Saturday, February 9, 2013

The Importance of Having Choices

I have been striving to give students as many choices about their work as I can. Even though it can increase the work I have to do, there are big benefits.

When students in my lab have choices, I hear:
"I love this one!"
"Can I use..."
"Will you show me how to...?"
"I was thinking..."
"Would this be good?"
"Can I work on this tomorrow?"
"I am trying to..."

Some examples of choices I give students:

  • Selection from a menu of word or number games such as Curious George or Everyday Math Games
  • The order in which they will do sections of a project in Glogster or Google Sites
  • Animals to research and create habitat maps
  • The historical figure they will create an interview with using Scratch
  • Deciding which tool to use for a project, such as Comic Life or Garage Band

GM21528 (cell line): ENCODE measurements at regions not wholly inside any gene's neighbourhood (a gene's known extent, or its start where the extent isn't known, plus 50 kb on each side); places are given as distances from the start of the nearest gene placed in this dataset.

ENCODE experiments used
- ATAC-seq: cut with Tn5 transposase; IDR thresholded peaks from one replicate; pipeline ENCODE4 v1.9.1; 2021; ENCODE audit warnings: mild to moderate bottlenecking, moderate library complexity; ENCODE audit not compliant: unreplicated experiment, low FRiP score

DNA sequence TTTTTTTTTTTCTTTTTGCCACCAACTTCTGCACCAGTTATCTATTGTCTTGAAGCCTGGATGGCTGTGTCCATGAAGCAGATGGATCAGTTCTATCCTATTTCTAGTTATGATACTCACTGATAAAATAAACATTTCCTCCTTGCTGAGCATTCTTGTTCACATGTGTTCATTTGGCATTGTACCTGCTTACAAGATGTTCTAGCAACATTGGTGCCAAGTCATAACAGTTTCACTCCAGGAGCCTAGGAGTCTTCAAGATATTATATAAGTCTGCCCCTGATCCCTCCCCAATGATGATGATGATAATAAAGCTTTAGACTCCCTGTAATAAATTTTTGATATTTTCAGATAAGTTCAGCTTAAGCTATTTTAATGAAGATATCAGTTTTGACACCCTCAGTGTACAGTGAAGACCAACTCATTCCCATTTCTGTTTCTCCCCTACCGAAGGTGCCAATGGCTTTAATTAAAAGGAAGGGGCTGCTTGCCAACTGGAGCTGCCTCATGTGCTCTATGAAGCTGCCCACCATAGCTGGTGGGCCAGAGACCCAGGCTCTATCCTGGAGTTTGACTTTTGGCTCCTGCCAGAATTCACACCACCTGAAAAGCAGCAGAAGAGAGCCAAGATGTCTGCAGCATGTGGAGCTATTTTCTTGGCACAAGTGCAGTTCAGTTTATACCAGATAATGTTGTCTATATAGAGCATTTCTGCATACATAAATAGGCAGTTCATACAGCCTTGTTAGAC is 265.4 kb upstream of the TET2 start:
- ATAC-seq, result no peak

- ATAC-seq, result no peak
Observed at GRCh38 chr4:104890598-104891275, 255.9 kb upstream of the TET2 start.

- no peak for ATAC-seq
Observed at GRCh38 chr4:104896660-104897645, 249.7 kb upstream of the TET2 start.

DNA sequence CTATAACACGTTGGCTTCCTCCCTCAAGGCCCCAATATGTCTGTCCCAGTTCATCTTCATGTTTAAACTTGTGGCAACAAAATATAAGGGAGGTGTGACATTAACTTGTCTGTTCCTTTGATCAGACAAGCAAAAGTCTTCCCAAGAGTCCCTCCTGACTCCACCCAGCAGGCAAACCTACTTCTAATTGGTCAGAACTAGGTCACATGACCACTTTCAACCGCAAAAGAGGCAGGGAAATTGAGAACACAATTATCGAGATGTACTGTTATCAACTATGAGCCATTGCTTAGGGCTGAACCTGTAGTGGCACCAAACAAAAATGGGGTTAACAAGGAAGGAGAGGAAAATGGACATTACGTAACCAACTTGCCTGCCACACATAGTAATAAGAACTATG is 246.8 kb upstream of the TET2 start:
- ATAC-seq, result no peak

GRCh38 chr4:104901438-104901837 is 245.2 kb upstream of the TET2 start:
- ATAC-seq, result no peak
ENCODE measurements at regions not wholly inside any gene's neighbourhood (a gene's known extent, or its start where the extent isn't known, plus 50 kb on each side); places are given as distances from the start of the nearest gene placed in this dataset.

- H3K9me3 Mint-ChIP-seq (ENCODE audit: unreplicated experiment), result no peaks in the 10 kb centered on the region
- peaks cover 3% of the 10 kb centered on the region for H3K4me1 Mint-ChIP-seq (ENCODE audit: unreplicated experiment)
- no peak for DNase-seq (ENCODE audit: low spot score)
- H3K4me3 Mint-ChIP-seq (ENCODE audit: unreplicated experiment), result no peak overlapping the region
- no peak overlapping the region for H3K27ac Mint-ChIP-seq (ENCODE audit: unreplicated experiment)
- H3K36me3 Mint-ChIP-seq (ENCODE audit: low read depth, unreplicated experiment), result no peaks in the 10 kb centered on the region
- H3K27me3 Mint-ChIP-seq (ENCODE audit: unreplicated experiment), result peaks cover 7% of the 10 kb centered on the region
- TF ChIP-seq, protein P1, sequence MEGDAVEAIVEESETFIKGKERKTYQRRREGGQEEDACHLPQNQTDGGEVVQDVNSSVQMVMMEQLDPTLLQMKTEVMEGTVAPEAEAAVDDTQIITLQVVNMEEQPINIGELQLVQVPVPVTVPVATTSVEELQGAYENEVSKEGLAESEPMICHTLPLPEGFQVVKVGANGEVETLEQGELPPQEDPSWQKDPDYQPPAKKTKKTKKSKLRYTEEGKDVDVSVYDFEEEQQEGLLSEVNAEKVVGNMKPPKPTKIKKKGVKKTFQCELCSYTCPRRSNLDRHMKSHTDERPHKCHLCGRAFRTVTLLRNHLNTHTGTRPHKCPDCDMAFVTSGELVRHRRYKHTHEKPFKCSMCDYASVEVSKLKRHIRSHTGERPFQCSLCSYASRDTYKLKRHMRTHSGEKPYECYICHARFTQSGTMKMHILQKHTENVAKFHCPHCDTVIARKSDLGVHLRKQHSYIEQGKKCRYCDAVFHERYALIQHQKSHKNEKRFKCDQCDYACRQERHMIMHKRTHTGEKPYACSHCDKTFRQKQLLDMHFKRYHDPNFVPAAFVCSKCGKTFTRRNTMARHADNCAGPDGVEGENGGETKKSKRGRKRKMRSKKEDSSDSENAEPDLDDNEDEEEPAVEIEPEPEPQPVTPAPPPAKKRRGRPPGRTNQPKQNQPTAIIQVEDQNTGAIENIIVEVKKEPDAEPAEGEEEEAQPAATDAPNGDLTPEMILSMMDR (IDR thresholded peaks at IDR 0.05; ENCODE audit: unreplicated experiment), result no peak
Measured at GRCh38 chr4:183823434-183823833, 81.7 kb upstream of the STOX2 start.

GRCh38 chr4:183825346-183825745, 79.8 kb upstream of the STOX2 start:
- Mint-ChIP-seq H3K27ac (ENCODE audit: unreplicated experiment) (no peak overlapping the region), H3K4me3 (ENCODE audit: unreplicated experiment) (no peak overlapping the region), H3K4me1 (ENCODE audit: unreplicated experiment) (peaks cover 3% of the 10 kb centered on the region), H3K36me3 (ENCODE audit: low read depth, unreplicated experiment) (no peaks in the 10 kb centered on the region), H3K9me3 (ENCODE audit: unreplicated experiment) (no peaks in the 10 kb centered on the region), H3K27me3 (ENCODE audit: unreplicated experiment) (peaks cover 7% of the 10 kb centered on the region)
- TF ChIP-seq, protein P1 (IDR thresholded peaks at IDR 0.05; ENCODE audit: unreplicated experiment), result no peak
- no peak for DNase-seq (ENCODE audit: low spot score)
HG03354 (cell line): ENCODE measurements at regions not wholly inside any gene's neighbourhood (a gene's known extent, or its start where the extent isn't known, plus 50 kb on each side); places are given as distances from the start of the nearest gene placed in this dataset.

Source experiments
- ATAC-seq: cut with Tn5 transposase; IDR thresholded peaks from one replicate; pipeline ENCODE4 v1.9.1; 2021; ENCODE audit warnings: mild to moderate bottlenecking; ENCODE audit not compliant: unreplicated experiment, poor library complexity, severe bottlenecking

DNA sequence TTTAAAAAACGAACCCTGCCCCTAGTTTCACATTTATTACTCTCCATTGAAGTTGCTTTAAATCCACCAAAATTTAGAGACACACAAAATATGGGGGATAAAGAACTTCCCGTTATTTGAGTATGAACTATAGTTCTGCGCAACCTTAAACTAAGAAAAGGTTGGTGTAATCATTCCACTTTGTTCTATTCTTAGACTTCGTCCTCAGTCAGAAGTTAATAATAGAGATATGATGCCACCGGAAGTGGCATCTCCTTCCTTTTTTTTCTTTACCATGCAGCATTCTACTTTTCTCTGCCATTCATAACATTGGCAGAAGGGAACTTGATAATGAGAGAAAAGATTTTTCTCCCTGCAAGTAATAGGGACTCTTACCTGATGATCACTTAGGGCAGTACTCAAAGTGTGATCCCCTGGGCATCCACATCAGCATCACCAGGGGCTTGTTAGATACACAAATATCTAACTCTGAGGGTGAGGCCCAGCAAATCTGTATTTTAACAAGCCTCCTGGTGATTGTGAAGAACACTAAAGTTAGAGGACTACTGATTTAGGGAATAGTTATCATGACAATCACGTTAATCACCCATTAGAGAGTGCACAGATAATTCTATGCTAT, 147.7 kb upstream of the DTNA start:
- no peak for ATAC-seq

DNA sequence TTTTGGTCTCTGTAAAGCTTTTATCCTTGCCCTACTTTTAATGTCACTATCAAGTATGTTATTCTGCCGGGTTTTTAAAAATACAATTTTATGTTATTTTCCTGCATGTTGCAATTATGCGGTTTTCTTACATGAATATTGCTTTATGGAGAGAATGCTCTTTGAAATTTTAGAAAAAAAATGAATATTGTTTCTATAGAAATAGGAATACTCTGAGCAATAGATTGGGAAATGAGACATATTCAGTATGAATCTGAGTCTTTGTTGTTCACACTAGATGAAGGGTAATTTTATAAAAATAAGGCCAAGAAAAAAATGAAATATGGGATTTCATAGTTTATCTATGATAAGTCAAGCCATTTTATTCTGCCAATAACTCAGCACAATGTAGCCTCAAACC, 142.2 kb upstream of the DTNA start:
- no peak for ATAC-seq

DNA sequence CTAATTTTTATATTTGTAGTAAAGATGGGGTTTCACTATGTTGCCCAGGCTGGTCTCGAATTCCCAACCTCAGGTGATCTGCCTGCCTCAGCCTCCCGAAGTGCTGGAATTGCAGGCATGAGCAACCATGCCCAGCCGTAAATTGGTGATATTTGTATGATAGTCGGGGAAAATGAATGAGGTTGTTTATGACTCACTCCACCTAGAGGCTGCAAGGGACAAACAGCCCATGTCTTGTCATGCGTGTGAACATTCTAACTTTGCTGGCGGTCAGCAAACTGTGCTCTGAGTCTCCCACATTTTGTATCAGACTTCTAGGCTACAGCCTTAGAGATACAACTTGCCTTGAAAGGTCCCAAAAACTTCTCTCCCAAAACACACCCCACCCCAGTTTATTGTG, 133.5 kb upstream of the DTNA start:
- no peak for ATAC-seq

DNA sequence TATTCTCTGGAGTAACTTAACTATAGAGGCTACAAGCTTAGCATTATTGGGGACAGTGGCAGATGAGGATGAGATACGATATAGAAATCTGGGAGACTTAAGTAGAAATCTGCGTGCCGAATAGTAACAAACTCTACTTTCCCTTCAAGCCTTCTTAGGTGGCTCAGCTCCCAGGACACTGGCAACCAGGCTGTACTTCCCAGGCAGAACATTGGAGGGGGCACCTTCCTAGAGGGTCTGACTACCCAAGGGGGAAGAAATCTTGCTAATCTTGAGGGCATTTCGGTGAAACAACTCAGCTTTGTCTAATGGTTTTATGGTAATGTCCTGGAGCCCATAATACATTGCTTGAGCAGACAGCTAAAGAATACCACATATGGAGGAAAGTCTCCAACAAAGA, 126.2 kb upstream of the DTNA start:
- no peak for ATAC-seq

• Tell A Story or Make A Movie in Kerpoof
  • Selecting a tool for drawing between Tux Paint or Seashore
  • The country they will research and tour in Google Earth
  • Resources to explore to get information

During most of my 22 years as a classroom teacher, I used the Responsive Classroom approach. One of the key components is Academic Choice, in which students select how they will demonstrate their learning and understanding. According to Paula Denton, author of Learning Through Academic Choice, it teaches the intellectual skills necessary for independent learning and fosters the need to feel competent.

With the widespread availability of so many options though technology, I really believe that we need to minimize the cookie cutter approach to student work.

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